Have you ever found a great recipe in a cookbook and photocopied it? If you have, then you've been exercising your "fair use" rights to copyright. In other words, even though an artist or publisher owns the rights to that book, movie, or song, you can still do a few things with that book even if you don't own it. Like check it out from a library!

Copyright geeks have been abuzz this month because a new report suggests that those few exceptions to copyright are worth big bucks: $507 billion in 2006, nearly 20% of U.S. GDP, to be exact. Or at least so says the Computer & Communications Industry Association, a business group representing such heavy hitters as Microsoft, Apple, and Google.

Okay, so maybe you copying that recipe didn't really spur the creation of new jobs. But the fact that Google, Yahoo, Ask, and their cohorts can crawl through websites (another fair use exception), even though those sites are copyrighted, certainly did. Which begs the question: should we have more exceptions to copyright? After all, the Copyright Clause of the Constitution is meant to "promote the Progress of Science and useful Arts," i.e. spark new ideas and innovations. Perhaps we should even consider shortening the copyright term? What do YOU think?

Canadian money - Not just for Monopoly anymore

Ever made fun of that weird-colored Canadian money? If you have, Canadians may be getting the last laugh. Yesterday, the loonie was worth as much as a U.S. dollar.

What does this mean for you? Well, if you're Canadian, it means that U.S. stuff is a lot cheaper. If you're from the United States and want some Canadian swag, though, you might not be so happy. It might even mean that Big Macs in Canada won't seem as cheap anymore.

Still wondering why you should care about Canadian money? Why not check out some of these books on exchange rates and other numbers economists worry about? Of course, maybe you'd just rather plan your next Canadian vacation, even if the prices are a bit higher.

The business of charity

We've all heard of successful businesspeople who give lots of money to charity. Indeed, such benefactors have huge impact, such as the library world's beloved Andrew Carnegie.

But is such philanthropy really as good as it seems? A pair of articles from our friends at the New York Times and The Economist suggests otherwise. Those big donations, according to the Times article, net donors some big tax breaks, meaning that money given to little Timmy's private school is money the government can't use for potentially worthier purposes.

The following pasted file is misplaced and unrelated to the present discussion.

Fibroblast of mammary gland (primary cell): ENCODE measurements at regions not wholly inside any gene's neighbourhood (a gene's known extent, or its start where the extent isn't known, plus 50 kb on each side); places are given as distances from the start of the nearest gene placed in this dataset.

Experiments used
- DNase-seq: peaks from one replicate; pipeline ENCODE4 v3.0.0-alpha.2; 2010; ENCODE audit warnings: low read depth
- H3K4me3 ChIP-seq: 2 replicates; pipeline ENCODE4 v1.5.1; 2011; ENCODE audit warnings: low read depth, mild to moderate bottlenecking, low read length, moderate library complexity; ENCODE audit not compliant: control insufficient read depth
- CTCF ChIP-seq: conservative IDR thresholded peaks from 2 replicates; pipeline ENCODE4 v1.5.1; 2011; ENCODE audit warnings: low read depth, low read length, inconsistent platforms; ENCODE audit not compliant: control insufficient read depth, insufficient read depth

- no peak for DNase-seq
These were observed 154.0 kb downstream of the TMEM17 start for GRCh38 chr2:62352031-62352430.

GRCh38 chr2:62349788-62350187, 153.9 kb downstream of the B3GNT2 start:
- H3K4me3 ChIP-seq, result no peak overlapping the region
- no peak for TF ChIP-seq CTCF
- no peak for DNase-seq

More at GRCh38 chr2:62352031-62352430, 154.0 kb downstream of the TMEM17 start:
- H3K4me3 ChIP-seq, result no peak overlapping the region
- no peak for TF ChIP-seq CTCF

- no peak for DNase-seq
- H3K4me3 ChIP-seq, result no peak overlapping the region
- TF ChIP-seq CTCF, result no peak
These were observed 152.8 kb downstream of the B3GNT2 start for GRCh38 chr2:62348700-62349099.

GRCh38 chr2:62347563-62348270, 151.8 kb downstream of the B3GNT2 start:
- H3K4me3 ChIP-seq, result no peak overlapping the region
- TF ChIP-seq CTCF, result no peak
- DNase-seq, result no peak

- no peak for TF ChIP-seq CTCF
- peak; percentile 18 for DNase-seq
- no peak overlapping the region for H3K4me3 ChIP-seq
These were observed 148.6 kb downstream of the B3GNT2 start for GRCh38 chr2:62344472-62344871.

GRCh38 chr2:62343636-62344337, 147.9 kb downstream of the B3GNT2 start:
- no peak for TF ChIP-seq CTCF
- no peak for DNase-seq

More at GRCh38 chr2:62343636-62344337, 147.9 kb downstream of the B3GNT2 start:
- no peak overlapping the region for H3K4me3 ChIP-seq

And what about all those companies that do good works? Well, as The Economist notes, Robert Reich thinks that focusing on corporate social responsibility misses the point. Businesses, even socially responsible ones, ultimately focus on their interests. We shouldn't get so preoccupied with them that we take the heat off the people who are supposed to be watching the economy: the federal government.

Here's what economist Tyler Cowen thinks. What about you?

Alan Greenspan - Economist, Fed Chairman, Blogger?

He's a legend. A veritable deity in the business pantheon. A man whose words were scripture for bankers and the financial warriors of Wall Street. And now, the venerable former Federal Reserve chairman Alan Greenspan is blogging.

Well, sort of, anyway. Greenspan's only actually made one entry, and it seems to be primarily to promote his new book. But it not unprecedented for economists to turn books into blogs. Or in some cases, even blogs into books.

Negotiation: not just for businesspeople

Like nearly all such book lists, Amazon's Business bestseller list is filled with the vagaries of the moment. But there are a few titles that have proven to be perennial favorites, and they're not even strictly about business: the somewhat cheesily-named yet useful Getting to Yes and nearly anything written by preeminent Arizona State University social psychologist Robert Cialdini.

I say not strictly business because the books are actually about negotiation. Sure, businesspeople need good negotiation skills to seal a deal. But other folks need them, too. For instance, in Cialdini's latest book Influence: The Psychology of Persuasion, he details how if a saleswoman can get to like her, she's a lot more likely to make a sale, and get you to pay more. And these principles don't only matter for sales. Ever had your significant other point out your inconsistencies in an argument? More of Cialdini's weapons of influence at work.

So whether you're in business or not, don't be fooled by that "business" moniker. These negotiation and influence books will help you whether you're trying to persuade a client or your kids.